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  • Oppositional Views and Apositional Points:Addressing the Practice of Theory in Marx
  • Kristina Mendicino

Under the sub-heading, "Practical Solution and Theoretical Problem. Why theory?" Louis Althusser addresses the practical problem of situating the distinction between "the Marxist dialectic" and "the Hegelian dialectic":

To say that it is a theoretical problem implies that we are not dealing merely with an imaginary difficulty, but with a really existing difficulty posed us in the form of a problem, that is in a form governed by imperative conditions: definition of the field of (theoretical) knowledges in which the problem is posed (situated), of the exact location of its posing, and of the concepts required to pose it.

(For Marx 164–65)

This topological rhetoric, like Althusser's famous description of an "epistemological break" in Karl Marx's thinking, resonates with the language of his contemporary Gaston Bachelard, who speaks of a "topologie du champ épistémologique" to elaborate the relations between the collective practices of experimental and theoretical science in his study from 1949, Le rationnalisme appliqué (18). Such conceptions of theoretical problem areas go a long way to eliminate any strict opposition between theoretical and practical activity, insofar as they situate both in fields that are open to interventions. Yet they also imply that space does not figure as a homogeneous continuum, but divides among multiple, differently structured topologies, where [End Page 1206] the common ground is not to be found anywhere but in the logic or language of topoi. This language, in turn, cannot itself be circumscribed by the spatial orders and limits that it sets. Thus, there is at least one further difficulty that Althusser evokes, although he does not say so directly: namely, the real difficulty of situating space in speech and articulating the transitions between discontinuous areas. This difficulty cannot be resolved, however, without addressing the broader question of the language for such spaces and movements, which insists each time that the "couple" or "opposition" of theory and practice is called upon to intervene "in the problems that surge up between the ensemble of scientific research, determined as a theoretical-technical ensemble, and the field of political practice, political-economical practice," as Jacques Derrida observes in his seminar on Théorie et pratique (18).1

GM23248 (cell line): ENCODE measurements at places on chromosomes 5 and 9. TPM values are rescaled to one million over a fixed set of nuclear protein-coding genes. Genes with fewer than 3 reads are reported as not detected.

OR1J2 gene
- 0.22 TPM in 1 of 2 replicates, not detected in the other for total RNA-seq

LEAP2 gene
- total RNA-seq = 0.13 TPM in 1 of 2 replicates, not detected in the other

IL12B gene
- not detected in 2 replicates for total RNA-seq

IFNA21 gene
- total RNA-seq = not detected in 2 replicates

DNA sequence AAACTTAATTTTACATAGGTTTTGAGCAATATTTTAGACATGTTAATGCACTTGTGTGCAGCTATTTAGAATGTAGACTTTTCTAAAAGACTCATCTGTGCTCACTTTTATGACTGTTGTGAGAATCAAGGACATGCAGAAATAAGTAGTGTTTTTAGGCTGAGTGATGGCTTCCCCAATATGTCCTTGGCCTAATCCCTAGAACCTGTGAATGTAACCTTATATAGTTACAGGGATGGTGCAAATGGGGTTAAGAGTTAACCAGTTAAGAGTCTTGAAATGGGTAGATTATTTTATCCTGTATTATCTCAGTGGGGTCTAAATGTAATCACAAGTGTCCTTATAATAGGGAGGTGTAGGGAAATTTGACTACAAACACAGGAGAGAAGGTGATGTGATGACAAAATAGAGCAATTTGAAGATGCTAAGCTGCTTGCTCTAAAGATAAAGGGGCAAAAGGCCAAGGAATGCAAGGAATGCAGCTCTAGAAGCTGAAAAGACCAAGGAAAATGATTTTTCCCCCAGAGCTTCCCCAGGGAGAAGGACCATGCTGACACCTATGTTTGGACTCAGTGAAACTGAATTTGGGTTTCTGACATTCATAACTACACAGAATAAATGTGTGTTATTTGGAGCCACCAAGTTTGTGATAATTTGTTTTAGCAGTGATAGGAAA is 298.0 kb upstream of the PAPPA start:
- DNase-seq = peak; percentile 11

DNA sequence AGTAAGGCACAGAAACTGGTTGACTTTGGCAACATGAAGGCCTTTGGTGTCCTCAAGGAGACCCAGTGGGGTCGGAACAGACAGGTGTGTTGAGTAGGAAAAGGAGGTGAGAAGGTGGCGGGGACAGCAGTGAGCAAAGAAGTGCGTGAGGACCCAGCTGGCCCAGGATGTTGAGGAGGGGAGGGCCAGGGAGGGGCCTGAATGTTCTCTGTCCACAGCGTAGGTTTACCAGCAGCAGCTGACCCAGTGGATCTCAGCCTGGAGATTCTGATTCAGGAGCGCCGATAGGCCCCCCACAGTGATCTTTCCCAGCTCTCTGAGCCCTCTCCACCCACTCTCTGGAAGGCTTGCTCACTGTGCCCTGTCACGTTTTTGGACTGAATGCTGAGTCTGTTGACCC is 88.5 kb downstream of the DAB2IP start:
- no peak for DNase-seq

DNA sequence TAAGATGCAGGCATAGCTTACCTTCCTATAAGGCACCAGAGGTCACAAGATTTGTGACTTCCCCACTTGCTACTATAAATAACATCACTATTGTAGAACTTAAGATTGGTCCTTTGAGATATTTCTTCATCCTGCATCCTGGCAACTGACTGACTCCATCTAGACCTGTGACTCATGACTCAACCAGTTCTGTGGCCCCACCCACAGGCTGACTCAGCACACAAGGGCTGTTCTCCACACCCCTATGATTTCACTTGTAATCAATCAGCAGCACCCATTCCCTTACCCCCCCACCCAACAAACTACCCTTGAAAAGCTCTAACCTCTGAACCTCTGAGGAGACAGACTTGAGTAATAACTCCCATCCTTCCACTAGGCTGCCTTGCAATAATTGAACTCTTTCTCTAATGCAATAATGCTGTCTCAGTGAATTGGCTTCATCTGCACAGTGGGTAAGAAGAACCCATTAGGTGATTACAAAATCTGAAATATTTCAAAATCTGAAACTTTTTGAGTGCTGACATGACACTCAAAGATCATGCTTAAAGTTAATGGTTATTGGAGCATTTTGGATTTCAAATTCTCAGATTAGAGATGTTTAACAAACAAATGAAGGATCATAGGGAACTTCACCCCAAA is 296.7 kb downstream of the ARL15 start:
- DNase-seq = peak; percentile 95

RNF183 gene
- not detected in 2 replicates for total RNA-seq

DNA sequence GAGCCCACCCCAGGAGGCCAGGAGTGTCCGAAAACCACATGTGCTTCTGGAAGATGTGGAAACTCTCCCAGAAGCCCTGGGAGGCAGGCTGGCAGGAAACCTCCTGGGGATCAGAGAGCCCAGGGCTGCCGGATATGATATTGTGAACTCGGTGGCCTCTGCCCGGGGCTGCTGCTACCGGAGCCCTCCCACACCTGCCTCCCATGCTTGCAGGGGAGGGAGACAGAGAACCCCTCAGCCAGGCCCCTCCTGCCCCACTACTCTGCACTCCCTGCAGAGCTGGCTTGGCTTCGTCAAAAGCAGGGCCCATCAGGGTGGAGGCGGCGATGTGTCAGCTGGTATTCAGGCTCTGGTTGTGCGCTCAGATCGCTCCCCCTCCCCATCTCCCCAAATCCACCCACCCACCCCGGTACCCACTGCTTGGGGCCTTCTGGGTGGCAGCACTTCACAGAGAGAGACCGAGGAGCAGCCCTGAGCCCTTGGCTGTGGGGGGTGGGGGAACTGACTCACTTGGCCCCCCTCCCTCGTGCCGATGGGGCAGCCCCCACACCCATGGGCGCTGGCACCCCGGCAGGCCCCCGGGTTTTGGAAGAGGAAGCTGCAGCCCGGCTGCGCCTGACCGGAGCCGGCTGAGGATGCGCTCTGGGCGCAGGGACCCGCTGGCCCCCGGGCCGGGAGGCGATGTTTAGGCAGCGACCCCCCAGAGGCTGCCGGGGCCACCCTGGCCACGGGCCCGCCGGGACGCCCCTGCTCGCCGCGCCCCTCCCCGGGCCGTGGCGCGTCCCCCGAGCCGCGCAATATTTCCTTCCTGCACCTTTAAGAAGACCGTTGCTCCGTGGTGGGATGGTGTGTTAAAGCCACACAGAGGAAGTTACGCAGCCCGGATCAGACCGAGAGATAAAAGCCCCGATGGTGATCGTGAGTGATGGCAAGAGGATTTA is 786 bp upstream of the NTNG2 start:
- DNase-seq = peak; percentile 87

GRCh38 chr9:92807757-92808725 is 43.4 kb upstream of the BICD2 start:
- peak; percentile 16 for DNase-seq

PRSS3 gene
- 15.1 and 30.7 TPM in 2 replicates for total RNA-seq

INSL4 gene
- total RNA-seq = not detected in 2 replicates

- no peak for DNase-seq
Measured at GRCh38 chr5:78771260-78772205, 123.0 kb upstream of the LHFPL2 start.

Althusser is sufficiently aware of the problem to speak against the assumption that theory translates in any straightforward way to praxis: "the utilization of Theory is not a matter of applying its formulae (the formulae of the dialectic, of materialism) to a pre-existing content" (170). Theoretical transfer would instead have to transform the knowledge of its content, and thus alter the field in which it would organize praxis.2 But this condition for theoretical intervention turns out, at times, to be impractical; thus, Althusser acknowledges that an imprecise theory with an imprecise relation to other fields of activity may nonetheless "be endowed with a certain practical meaning, serving as a reference point or index … in struggle" (172). Such a premature propagation of theory may even be necessary, if his assertion is also true that "the moment in which a 'theory' feels the need for the Theory of its own practice … always occurs post festum, to help it surmount practical or 'theoretical' difficulties, resolve problems insoluble for the movement of practice immersed in its activities and therefore theoretically blind" (174).

The spaces of theory and practice thus appear to blend into one another in various ways that render the precise description of their relationship itself an insoluble problem, which is perhaps why, when Derrida elaborates what he alternately calls the "couple" and "opposition" of "theory/practice," the conjunction of the two oscillates between coordination and disjunction (18).3 In German, a similar [End Page 1207] ambivalence can be traced through the preposition for opposition itself: "gegen," which may describe tendencies "against" and "towards;" a state of opposition (Gegensatz) or the opposing stance of an object (Gegenstand); an area (Gegend) or its surroundings (in der Gegend von); the direction of a desire or aim (gegen); an interlocutor (Gegenüber) or an opponent (Gegner).4 "Gegen" thus signifies pro and contra and more—which is also why it can characterize the quid pro quo of...


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